The end of a really memorable holiday or rather part one as we now had a few days on Tobago to look forward to. Keith Jones

Walk and picnic at Graigwith, Llangybi on Sunday 5 May

Mike Read's generous offer to lead a walk over his land followed by a picnic in the garden enabled us to offer a field meeting with a difference during GOS's 50th anniversary year. It proved an enticing offer: 26 people turned out to walk the woods and fields in glorious sunshine.

We divided into two groups, setting off in opposite directions and meeting roughly halfway round the circular route. Tallies and species were compared before each party continued, determined to find missing species on the return sections. Final results for the two groups were remarkably similar.

One group was treated to an explanation of the development of woodland over many years by Patrick while the other had the benefit of Steph's discovery of over 130 plant species (trees, shrubs, ferns and grasses as well as flowers). The bird total (30) was not as high as usual here – something to do with the late spring?

Cold drinks and a really delicious spread, prepared by Lizzie Read, met us on our arrival back at the house. We picnicked in the open, still in bright sunshine, and made the most of the opportunity to chat at length.

It was different and it was fun. Huge thanks go to Mike and Lizzie for such an enjoyable day.

Verity Picken

Weather 1, GOS 0’

A trip to Craig Cerrig Gleisiad NRR

After a hearty start to the day, a good group of birders met to see whether spring had “sprung” or not? Moving to a small car park area nearby, “all weather gear” was donned and we set off into the gloom of the uplands. With a few small showers at first, the birds slowly appeared and included Red Kite, Pied Wagtail, Carrion Crow and a small flock of Starlings flitting from field to field. The landscape began to open up and good views of Sennybridge were seen; the more common species such as Blackbird, Great tit, Meadow pipit and Magpies flew into view. Scanning of the newly fertilised fields brought up a small flock of Fieldfares, Skylarks, a Hare and the surrounding conifers contained a very vocal mix of Song Thrush, Chaffinch, Wren and Goldfinch. Carrying on, the weather started to deteriorate and heavy rain began to fall and it was decided to return to the cars. So spring had not “sprung” and it seemed that the weather was following last year’s trend – I hope not!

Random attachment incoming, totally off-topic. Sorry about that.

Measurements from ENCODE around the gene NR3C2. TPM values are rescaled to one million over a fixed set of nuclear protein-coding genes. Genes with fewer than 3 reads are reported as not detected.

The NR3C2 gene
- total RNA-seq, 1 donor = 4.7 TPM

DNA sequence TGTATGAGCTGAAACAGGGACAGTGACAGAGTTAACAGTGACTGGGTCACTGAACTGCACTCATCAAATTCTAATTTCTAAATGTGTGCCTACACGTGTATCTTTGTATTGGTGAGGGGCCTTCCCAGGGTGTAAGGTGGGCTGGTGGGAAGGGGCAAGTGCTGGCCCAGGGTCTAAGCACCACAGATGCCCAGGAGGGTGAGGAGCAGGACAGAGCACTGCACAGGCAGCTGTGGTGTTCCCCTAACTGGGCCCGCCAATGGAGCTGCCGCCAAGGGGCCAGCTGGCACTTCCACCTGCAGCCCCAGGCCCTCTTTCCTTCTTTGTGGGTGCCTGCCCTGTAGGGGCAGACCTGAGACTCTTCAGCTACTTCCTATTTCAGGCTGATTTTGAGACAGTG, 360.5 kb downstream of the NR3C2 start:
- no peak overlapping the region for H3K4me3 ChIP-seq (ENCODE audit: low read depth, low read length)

Rob Parsons

Newport Wetlands Winter Report 2012/13

Birds

A record winter for Teal, the peak count was 1,655 which is well over twice the five year average for this species. It has also been a record year for Spotted Redshank and Snipe. Pintail, Pochard and Shoveler were slightly above average. All the species closely associated with mudflats, Dunlin, Curlew, Shelduck etc. were well below average, I don’t yet know what the reason for this is. Surprisingly, Wigeon numbers were below the five year average. It’s possible with this extremely wet winter and so much tightly grazed and flooded grassland, that Wigeon had abundance of suitable habitat to choose from. We will have to wait for the WeBS counts for this winter to be published to find out.

As mentioned in the last report, Water Rail have made a dramatic recovery from the cold winters of 2010 and 2011.

Management

All the wet weather has made the access around the lagoon hides very difficult. As soon as the ground froze hard enough for us to drive a tractor on, we laid stone in the gateways and the worst effected areas. Unfortunately the ground didn’t stay frozen long enough for us to cover all the soft areas. This work will have to be completed when the ground dries up, assuming the sun will shine again!

We have experimented in the saline lagoons this year and created two floating rafts covered in small stone. We hope these rafts will attract Tern to nest, but I will be quite pleased if Black-headed Gull or Little Ringed Plover use them. Nesting Common Tern or Black-headed Gull will help drive avian predators away from the area, benefiting all the nesting waders.

The fox fence has been tested and repaired ready for another season. An Otter who managed to get in when the grid on the tidal flap broke, on a large tide, has been coaxed back out with tasty sprats.

A crack had developed along the edge of the coastal path. Although the crack didn’t look like much, the bund it was on formed the reservoir bank and it sat on top of the sea defence. When the Panel Engineer looked at it he prescribed digging the bank down to the foot of the sea defence and compacting new material on top. This work was carried out in February and we were fortunate to have dry conditions.

Events

The last CCW council was held in Cardiff on the 19th of February. In the afternoon the council visited Newport Wetlands to hear about the partnership work and to see the reserve. They saw flocks of Dunlin, Curlew and Shelduck as well as a very good view of two Little Owls in the winter sunshine.